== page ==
While embracing the infant of her patient, a transplant surgeon cardiologist at Loma Linda University International Heart Institute tearfully pours out her heart.
“To see a little boy look at his living mother is why I do what I do and fight for the lives of each of my patients,” Liset Stoletniy, MD, says. “There is nothing like seeing your patients recovering from deadly cardiac problems alive and enjoying their families.”
Stoletniy, two of her heart transplant patients and their children met for the first-time post-transplant at the institute’s annual heart month event. All three were eager to see how they were doing now that two of them had a second chance at life.
The reunion was one that celebrated life-saving medical care as well as life-saving emotional support. In May of 2019, Marisol Cota Ramirez was in a fight for her life. Just two months after she gave birth to her baby boy, she experienced shortness of breath. Her husband insisted she go to the emergency room, and she reluctantly went. Tests revealed she was having severe heart failure due to peripartum cardiomyopathy and may need a new heart.
“When they told me I would need a transplant, all I could think about was my kids and that they were too young to be without their mother,” Ramirez says through a Spanish-language interpreter. “I was so scared.”
To ensure she received the best heart care, she was transferred to the Loma Linda University International Heart Institute, where she was immediately greeted by Stoletniy. Her treatment included rounds of medication while she waited for a heart transplant. At one particular visit, Stoletniy noticed that Ramirez was not doing well emotionally and was struggling to hold on for that life-saving organ.
In hopes of motivating her to keep fighting for her own life, Stoletniy called in a former patient to encourage her through her darkness. Joelle Cardoza answered the doctor’s request and came in. When Cardoza saw Ramirez, she instantly connected and knew exactly what emotional state she was in. A few years prior, Cardoza was in the same situation.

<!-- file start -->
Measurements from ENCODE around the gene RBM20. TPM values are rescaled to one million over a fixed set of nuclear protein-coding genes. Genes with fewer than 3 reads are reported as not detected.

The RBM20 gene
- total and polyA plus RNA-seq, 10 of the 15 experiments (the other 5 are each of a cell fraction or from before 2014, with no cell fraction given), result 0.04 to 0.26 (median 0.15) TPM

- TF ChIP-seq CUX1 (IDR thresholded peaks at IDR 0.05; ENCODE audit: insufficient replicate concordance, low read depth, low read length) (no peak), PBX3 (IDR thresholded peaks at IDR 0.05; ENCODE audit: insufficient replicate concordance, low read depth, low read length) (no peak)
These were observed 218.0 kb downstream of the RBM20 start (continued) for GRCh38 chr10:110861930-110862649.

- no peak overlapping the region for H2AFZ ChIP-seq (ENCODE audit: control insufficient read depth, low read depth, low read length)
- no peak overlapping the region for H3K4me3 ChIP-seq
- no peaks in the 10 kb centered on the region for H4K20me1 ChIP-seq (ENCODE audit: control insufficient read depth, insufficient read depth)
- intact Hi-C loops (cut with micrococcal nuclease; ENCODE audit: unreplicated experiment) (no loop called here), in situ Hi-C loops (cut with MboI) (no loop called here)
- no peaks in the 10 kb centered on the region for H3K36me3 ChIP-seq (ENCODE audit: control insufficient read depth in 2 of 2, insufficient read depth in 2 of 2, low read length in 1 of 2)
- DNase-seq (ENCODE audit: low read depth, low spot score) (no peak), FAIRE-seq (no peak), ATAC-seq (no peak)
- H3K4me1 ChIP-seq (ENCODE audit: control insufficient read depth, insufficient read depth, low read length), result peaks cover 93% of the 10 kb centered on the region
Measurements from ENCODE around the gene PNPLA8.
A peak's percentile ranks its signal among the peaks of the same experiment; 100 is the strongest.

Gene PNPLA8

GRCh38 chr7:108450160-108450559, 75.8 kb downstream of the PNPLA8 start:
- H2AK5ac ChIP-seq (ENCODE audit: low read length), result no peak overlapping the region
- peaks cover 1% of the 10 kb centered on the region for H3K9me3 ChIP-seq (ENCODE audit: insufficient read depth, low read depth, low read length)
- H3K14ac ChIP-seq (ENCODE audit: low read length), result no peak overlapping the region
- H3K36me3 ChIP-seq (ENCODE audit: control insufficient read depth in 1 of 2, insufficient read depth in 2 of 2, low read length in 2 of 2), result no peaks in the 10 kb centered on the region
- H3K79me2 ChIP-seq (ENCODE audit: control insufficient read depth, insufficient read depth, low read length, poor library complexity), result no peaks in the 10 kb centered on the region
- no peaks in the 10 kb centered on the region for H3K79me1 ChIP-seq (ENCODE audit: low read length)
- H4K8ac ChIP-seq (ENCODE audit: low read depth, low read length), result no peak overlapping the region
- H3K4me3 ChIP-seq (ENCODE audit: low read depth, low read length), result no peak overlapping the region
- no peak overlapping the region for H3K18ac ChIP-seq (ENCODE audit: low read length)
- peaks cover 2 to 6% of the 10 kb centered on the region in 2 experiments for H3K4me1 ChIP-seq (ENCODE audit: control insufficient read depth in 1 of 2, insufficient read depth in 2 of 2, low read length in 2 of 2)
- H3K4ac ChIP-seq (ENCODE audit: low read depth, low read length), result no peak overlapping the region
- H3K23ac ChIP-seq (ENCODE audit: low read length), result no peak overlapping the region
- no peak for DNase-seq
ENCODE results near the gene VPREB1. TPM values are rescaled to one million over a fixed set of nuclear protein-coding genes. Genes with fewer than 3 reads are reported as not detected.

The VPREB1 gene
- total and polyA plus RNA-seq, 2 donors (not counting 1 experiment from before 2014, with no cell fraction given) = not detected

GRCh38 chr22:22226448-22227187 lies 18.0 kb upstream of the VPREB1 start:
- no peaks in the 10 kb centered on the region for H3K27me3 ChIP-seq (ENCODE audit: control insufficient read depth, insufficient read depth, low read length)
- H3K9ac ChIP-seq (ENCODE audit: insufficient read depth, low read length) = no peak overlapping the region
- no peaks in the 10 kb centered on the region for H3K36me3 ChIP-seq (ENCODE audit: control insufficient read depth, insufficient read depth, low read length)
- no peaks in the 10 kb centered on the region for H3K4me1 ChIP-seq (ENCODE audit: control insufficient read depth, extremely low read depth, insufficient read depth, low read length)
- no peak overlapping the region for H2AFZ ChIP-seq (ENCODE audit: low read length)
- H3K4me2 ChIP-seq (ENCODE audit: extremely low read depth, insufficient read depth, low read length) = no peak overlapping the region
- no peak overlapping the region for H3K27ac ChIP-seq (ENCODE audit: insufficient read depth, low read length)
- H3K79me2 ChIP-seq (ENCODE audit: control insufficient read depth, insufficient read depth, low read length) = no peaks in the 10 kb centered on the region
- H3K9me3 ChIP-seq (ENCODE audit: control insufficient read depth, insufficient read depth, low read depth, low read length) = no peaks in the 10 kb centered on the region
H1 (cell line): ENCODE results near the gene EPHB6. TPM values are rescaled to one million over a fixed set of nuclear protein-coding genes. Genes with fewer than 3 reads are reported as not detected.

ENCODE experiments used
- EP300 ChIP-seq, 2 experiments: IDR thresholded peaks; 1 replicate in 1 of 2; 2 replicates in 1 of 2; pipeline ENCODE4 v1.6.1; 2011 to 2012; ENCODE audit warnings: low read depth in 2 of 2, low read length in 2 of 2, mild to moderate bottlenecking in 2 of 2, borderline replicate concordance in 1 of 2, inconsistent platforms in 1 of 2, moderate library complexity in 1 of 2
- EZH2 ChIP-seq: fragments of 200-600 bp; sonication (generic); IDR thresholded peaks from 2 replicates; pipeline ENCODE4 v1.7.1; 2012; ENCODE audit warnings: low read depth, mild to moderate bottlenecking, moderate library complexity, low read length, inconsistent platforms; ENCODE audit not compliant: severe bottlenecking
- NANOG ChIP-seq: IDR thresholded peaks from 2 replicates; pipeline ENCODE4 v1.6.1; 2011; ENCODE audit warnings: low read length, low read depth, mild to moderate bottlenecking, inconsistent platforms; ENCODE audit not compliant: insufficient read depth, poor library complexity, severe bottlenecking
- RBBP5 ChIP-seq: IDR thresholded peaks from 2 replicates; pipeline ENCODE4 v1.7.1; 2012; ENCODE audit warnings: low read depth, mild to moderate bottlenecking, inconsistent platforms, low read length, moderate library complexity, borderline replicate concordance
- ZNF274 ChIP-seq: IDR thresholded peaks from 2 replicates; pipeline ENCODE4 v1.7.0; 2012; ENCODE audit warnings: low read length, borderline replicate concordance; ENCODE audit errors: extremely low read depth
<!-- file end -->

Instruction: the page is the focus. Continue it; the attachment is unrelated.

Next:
“The first things out of my mouth were: ‘I know what you are feeling, this is what you are thinking and this is what you wish they could do,’” Cardoza retells. Ramirez broke into tears and responded, “yes.” Cardoza told her she could beat the darkness if she held on to God. “I told her to look at how I am alive and well with my children, and that could be her too if she would let herself grieve. In order to get to the other side where hope existed, she had to cry it out and get back up.”
That is what Cardoza had to do when she was told at age 30 she had the same condition: peripartum cardiomyopathy, also known as heart failure brought on by pregnancy. It happens in only 1 in 4,000 live births but is the leading cause of death among pregnant women. The diagnosis was shocking and hard to receive after she had just given birth to a healthy 10-pound baby boy in May of 2015.
Receiving this terrifying news was only the beginning of her frightful journey. During her eight-month wait for a donor, she says she coded twice and instructed her mother not to resuscitate her if it happened again.
“My mother looked at me and told me if it was one of my own children asking me what I asked her, would I let them give up?” Cardoza says. “I told her ‘no.’ I knew that I wanted to do what my mother had done for me for Marisol.”
Cardoza continued her fight, and an organ donor was finally found. Now, seeing the woman she encouraged for the first time since she received a transplant, Cardoza says she can do a happy dance.
The two women credit both God and the extraordinary care that Stoletniy provided as the reason they are alive today. Stoletniy understood that both women not only needed a new heart but encouragement.
“The emotional support I received at Loma Linda University Medical Center was incredible,” Cota Ramirez says. “I wouldn’t have made it without the support and care only seen at this medical center.”